The Egyptian setting has been out of vogue in the video game landscape for some time now (I don't consider those cheap puzzle and casino titles that clutter the app stores to be games). Twenty years ago, this was a different matter. Alongside the likes of Powerslave, Pharaoh and Sandwarriors, Electronic Arts' 1997 game S.C.A.R.A.B. lies smack bang in the middle of this mini craze.
The Egyptian gods are battling for supremacy and the sandstone cities are their battleground. All of the well-known gods such as Osiris and Anubis are here but while some are represented as controllable mechs, others are simply Machiavellian - an unseen instigator. The 'why' of it all is not explained and by his own admission the designer/developer/programmer John Ratcliff has little interest in plot.
There are two sides in the game, with a maximum of three mechs per team. Play is controlled in the first-person in an entirely polygonal game world which looked quite impressive in 1997, but even those with high tolerance for mid-nineties 3D will find the visuals simplistic and sparse. The maps or cities are maze-like in their design with winding pathways suspended in mid-air to tunnels that only serve to disorientate. The game demands you to know every inch of the map and to utilise every strategic placement.
So far this all sounds very much like a multi-player focused FPS, but in reality that is not the case at all. While you can win by destroying all of the enemy mechs, the preferred method is to place towers around the city claiming the land within its radius. Cover the whole city with no enemy towers and you win. Needless to say taking the gung-ho approach of Quake is a sure way to die quickly. More so than any similar game of the era, S.C.A.R.A.B. requires strategy. At the beginning of each match, you are given a short amount of safe time to collect power-ups and familiarise yourself with the surroundings. The problem here is that you are given no pointers in how to play. Even the manual and its help-file equivalent gives little away. To get to grips with the game and its many, many intricacies you will need to put aside a hell of a lot of time so you can figure it out. And you'll die constantly during this time.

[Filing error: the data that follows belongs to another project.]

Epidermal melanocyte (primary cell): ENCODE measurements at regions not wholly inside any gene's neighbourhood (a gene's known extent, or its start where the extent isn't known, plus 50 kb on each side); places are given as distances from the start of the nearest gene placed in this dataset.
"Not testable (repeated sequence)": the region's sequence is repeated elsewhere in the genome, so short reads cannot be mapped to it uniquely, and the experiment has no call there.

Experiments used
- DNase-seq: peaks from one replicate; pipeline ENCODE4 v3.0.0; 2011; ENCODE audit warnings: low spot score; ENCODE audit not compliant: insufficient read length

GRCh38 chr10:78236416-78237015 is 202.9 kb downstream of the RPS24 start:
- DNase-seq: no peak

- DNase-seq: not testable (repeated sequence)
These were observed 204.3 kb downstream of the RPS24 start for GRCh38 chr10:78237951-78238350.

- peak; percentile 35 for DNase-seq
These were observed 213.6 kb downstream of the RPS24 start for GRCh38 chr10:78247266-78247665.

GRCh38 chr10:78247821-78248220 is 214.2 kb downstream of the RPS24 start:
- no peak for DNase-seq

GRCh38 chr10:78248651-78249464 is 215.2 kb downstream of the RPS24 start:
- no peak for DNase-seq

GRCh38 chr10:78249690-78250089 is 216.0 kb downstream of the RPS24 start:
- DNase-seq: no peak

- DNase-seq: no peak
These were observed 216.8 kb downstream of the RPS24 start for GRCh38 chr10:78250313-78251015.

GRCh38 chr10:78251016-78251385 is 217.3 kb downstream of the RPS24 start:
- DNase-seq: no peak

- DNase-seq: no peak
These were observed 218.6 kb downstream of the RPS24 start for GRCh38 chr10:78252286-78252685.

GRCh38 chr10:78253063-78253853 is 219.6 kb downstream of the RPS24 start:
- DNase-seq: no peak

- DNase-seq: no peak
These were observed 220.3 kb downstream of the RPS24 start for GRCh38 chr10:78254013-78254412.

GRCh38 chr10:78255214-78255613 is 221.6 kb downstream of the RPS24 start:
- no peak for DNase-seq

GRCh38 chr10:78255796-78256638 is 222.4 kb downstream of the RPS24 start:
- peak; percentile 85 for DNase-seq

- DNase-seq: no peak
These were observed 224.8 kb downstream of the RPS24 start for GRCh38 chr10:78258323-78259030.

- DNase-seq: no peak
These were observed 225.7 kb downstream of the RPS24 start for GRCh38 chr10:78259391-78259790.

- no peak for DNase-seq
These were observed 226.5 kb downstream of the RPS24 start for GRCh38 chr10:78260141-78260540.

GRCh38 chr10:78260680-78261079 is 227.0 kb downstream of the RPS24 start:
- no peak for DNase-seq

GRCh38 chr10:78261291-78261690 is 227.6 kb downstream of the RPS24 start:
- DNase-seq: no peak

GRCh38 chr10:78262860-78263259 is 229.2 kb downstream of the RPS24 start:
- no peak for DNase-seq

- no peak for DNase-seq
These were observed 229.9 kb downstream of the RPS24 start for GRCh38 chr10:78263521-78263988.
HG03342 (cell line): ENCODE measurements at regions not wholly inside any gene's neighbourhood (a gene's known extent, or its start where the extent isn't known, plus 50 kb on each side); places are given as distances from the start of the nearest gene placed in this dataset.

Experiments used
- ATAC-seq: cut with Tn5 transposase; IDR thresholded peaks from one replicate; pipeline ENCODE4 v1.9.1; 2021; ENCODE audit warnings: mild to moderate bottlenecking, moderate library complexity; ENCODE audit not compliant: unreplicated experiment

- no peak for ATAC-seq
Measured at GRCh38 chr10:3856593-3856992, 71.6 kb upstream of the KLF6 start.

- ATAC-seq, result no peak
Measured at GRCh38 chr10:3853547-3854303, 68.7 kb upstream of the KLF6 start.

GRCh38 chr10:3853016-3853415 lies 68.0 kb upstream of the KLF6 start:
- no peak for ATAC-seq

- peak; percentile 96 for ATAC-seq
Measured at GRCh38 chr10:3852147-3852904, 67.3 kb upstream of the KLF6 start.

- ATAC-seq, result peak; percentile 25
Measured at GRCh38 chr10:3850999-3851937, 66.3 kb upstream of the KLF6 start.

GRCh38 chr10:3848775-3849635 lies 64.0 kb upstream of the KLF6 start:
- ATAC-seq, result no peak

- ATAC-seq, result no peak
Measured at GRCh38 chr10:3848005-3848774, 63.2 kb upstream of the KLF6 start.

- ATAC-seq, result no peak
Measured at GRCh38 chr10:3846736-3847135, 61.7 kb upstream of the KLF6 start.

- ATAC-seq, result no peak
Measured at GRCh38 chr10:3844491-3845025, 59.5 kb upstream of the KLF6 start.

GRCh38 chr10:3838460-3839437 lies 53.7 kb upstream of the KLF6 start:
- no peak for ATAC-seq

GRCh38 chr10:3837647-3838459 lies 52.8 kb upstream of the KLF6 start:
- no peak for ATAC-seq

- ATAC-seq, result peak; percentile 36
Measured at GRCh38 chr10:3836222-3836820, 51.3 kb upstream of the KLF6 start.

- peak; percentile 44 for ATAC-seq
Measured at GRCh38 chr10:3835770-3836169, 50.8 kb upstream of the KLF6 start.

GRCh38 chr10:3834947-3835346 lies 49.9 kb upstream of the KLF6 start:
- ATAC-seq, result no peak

To add even more complexity, each of the three mechs have their own strengths, weaknesses, and selection of special weapons. Horus, for example, is the fastest among the three and can be equipped with rocket fuel modules that enable it to briefly fly. Sekhmet is slow but strong with a variety of mortars and formidable long-distance weapons at his disposal.
The learning curve is my biggest bugbear for this game. There are so many different items, strategies and the computer AI of your opponent is unforgiving. Perhaps playing against a human is a better experience, but I haven't attempted this option. The game supports LAN as well as online multi-player, but the latter no longer exists. If there are any fan servers, I am unaware of them.
The game still runs well natively on Windows 7 and 10, though I did notice some issues with the FMVs in the latter (game-play was fine though). The preferred method of control is by joystick, and I found the keyboard and mouse controls bearable. Switching weapons, calling towers and precise aiming can't be done on the run so you are left fumbling in more heated of situations. The cities are big enough that there's always a place to hide and take a breath, if you can make it there unseen.
I gave up on S.C.A.R.A.B. after too many hours of excruciating play. You can only see the game-over screen so many times before it completely demoralises you. If you are a better at such games than I am, or have the patience to actually get good, I can imagine that it could be very rewarding. It will either click with you or not and unfortunately I couldn't get to grips with it.
To download the game, follow the link below. This is a custom installer exclusive to The Collection Chamber will run natively on modern systems. Tested on Windows 7 and Windows 10.
S.C.A.R.A.B. is © Electronic Arts
Review, Cover Design and Installer created by me